One can see the emptiness of Zisser’s analysis here: “The Syrians are tough clients who are unwilling to do the minimum in order to reach peace.” It would seem to me that the draft outline Liel worked out with his Syrian partner showed the Syrians are willing to do far more than the minimum to reach peace. In fact, the deal as described in Haaretz was incredibly favorable to Israel even compared to the 2000 deal cut with Barak (which he chickened out on at the last minute). Perhaps it is “clear” to Zisser why Olmert “would fear negotiations” under the current circumstances. But it’s not “clear” to anyone else with eyes in their head and a head upon their shoulders (at least a head that isn’t full of academic analyst cliches as Zisser’s appears to be).
Ynetnews quotes another academic security hawk squawking about the foolishness of such an initiative and the mistake of Syrian engagement:
Prof. Yitzhak Ben Israel head of the Security Studies Program at Tel Aviv University, also believes that the report on the understandings was not serious…”The question whether we should talk to Syria is a tactical question – what you gain and what you lose. At the moment, there is no reason for Israel to rescue Syria, which is now under pressure. There is no reason for us to make their lives easier.”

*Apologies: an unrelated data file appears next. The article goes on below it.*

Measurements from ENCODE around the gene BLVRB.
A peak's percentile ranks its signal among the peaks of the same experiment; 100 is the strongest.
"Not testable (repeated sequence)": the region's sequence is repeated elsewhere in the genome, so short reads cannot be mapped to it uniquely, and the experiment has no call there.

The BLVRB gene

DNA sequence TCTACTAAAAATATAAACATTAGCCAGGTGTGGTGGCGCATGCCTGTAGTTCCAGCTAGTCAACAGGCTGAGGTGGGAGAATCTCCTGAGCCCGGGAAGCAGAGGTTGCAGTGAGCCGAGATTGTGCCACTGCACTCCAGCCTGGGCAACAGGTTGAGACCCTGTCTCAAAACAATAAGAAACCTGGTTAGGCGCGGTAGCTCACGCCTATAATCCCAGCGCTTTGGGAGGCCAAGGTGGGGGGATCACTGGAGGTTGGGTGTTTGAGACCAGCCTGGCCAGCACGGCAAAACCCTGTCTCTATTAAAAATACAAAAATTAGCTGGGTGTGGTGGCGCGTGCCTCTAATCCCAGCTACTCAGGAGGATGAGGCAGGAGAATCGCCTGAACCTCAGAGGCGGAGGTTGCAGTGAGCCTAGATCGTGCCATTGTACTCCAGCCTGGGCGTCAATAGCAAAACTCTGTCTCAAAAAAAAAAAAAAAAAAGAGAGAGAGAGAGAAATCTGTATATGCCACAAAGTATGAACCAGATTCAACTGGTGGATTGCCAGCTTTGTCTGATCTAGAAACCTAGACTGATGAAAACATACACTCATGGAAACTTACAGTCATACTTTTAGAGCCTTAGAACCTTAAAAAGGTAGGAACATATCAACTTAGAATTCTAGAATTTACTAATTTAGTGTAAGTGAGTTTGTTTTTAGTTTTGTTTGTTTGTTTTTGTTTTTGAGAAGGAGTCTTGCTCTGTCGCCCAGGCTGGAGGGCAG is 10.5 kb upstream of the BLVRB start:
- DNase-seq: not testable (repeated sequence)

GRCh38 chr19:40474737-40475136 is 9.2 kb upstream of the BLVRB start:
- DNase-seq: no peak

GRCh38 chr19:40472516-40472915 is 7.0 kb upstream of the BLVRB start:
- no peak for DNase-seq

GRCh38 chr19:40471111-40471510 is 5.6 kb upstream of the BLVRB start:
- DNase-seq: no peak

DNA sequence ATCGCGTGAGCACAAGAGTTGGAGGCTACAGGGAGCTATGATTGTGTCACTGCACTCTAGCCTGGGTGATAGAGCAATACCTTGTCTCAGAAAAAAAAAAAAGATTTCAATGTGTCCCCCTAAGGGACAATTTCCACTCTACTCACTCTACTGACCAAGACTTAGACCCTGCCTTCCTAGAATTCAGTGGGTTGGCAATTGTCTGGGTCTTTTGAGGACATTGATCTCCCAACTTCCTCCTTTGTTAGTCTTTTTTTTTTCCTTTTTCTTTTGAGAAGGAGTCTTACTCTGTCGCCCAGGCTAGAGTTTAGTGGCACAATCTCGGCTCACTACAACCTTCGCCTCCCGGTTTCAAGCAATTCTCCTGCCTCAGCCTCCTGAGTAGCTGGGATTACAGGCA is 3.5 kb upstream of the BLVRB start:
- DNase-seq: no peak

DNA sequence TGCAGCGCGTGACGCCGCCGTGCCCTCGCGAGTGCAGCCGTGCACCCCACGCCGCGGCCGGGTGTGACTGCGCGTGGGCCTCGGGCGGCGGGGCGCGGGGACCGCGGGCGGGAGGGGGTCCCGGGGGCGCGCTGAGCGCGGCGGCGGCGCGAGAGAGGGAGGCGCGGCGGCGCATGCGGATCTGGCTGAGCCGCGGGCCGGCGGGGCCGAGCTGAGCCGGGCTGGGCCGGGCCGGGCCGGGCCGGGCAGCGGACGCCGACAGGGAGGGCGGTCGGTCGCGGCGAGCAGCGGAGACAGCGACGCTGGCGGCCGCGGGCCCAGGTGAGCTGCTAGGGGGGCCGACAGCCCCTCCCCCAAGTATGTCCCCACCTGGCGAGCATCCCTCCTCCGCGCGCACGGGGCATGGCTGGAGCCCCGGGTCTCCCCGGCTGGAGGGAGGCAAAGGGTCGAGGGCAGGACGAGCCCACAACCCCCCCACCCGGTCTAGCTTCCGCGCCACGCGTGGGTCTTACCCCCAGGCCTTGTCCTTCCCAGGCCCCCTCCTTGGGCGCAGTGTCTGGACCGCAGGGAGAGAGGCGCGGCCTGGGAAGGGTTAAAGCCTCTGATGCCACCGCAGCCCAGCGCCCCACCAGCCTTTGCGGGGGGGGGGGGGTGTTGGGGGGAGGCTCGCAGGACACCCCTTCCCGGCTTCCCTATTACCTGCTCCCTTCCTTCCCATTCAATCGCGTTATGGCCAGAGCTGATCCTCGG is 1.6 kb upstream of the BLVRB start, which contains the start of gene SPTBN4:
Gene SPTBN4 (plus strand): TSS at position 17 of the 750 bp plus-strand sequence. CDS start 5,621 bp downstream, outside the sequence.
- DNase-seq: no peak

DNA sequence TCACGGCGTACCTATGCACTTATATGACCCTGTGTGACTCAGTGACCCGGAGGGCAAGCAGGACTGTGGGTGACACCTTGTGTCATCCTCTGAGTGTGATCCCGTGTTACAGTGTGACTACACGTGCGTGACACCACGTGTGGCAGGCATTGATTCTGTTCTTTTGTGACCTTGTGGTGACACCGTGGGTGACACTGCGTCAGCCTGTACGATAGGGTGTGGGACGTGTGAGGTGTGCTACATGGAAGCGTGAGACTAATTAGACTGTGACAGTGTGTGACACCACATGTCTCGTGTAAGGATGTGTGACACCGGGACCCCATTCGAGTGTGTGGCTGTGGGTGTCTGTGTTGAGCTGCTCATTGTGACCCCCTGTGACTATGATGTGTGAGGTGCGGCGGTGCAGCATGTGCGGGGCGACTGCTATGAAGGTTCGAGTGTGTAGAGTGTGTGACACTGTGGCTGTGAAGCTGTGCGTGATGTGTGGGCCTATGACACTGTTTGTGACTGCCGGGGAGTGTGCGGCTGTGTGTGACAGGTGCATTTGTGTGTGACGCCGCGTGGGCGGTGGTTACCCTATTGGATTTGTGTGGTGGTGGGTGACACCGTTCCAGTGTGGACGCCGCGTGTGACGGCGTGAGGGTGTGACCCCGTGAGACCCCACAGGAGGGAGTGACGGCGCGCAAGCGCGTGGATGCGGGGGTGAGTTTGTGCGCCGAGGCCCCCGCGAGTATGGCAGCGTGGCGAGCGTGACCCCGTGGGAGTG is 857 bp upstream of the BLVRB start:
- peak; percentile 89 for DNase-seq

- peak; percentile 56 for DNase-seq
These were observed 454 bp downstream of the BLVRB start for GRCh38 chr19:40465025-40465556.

This kind of narischkeit makes my blood boil. For these academic whores Israeli-Arab relations are a zero sum game. It’s all power politics. Who’s up and who’s down. Forget about real flesh and blood people dying every day on behalf of the power game. In fact, I’d say that a Syria-Israel peace agreement would “rescue” Israel quite as much as Syria. Is Olmert so well off after last summer’s military debacle that he himself doesn’t need a bit of “rescuing?” Here’s a guy whose popularity rating is around 30%. His party would poll 12 seats were an election held today.
And talking about pressure, is Syria the only one facing pressure? Olmert faces one definite criminal inquiry and two possible others as well as well. He’s not even speaking to either his defense or foreign ministers. For anyone seeking a definition of political dysfunction you couldn’t do better than to use this as a perfect example.
So whose life “would be made easier” by a peace agreement? Only Syria’s? What about the lives of the poor Israeli Jews and Arabs living in the north who suffered the brunt of Hezbollah shelling and who would suffer immensely more were there ever a war with Syria? Shouldn’t we consider what might make their lives easier? What a swine this Ben Israel fellow is. Sitting up there in his sleek academic office on Mount Olympus, while the rest of Israel suffers from the utter stagnation of Israeli peace efforts with its enemies.